Sara Callahan
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The role of the curator has gradually shifted from someone concerned with conservation and care of objects, to a creative force behind thematic exhibitions. The curator thus becomes an auteur in his/her own right. The surge in archival references at the turn of the twenty-first century coincided in large part with the escalation of thematic exhibitions created by well-known curators. Additionally, many of the texts that launched and developed the idea of an archival moment in art practice were written by curators, and the very notion of the archive was theorised as a connective framework that, like curating, brings disparate parts into a whole. This chapter discusses the connection between the notion of curating and the notion of the archive, and considers both how the archival artist is often viewed as a curator, and how the curator is described as being more like an artist. The practice of restaging historical exhibitions and exhibiting well-known curators’ archival material is considered part of the archive art phenomenon and indicative of a desire to historicise and grant authority to curatorial practice. Critical and pragmatic concerns are also shown to be behind various curatorial practices – by artists and curators – as these often purport to exhibit previously hidden or under-represented material.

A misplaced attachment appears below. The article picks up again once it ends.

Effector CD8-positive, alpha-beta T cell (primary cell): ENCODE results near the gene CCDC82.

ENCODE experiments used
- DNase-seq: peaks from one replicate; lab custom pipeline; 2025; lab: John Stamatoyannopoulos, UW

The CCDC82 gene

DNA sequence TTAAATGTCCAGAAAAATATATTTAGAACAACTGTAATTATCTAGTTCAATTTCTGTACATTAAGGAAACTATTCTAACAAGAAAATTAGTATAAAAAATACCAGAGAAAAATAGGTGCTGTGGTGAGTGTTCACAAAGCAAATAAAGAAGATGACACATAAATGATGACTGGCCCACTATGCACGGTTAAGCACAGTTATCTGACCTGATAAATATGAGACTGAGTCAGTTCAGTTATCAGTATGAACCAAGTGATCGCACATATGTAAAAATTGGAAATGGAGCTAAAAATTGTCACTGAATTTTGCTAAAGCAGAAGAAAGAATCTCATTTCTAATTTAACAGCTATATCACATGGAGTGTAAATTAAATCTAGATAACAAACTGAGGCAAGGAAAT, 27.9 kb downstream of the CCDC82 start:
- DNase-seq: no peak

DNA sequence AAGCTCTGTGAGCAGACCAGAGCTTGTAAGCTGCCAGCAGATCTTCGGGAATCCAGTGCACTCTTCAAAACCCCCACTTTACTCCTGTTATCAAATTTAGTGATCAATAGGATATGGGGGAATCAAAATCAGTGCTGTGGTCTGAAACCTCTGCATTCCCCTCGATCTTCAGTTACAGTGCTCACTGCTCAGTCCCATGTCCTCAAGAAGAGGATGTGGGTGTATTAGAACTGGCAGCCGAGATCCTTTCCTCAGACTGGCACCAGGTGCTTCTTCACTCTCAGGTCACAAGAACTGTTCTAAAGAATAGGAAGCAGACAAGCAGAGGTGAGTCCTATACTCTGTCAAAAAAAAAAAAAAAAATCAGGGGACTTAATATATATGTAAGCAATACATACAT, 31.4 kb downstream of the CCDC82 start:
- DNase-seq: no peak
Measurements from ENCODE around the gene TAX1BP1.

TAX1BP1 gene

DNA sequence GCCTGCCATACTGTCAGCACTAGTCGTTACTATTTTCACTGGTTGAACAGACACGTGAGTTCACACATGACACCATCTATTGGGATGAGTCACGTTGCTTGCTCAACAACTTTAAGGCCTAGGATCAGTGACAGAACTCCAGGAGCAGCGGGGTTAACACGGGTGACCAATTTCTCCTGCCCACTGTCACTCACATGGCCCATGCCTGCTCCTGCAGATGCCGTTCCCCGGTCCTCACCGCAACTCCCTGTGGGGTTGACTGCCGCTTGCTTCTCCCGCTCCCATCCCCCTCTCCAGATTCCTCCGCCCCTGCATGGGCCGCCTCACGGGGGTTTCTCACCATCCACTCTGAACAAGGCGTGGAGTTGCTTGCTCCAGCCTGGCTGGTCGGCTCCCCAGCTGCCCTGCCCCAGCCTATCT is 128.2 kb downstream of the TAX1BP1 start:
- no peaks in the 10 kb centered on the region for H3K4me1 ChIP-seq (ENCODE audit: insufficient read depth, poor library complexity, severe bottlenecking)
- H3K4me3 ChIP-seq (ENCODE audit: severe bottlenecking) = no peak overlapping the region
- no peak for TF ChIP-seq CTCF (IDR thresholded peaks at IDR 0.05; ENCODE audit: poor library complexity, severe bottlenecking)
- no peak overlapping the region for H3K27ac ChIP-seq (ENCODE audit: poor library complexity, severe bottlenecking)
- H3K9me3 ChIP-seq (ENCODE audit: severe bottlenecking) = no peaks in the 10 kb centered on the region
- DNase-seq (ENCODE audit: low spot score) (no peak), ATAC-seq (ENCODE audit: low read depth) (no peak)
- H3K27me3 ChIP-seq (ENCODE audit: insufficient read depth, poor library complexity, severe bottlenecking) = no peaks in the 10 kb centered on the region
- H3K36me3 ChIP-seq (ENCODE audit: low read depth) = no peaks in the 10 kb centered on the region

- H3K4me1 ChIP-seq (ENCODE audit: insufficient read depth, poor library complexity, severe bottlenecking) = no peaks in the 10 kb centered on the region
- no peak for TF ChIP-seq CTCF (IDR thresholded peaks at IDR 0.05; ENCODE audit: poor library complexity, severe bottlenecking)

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Art + Archive

Understanding the archival turn in contemporary art


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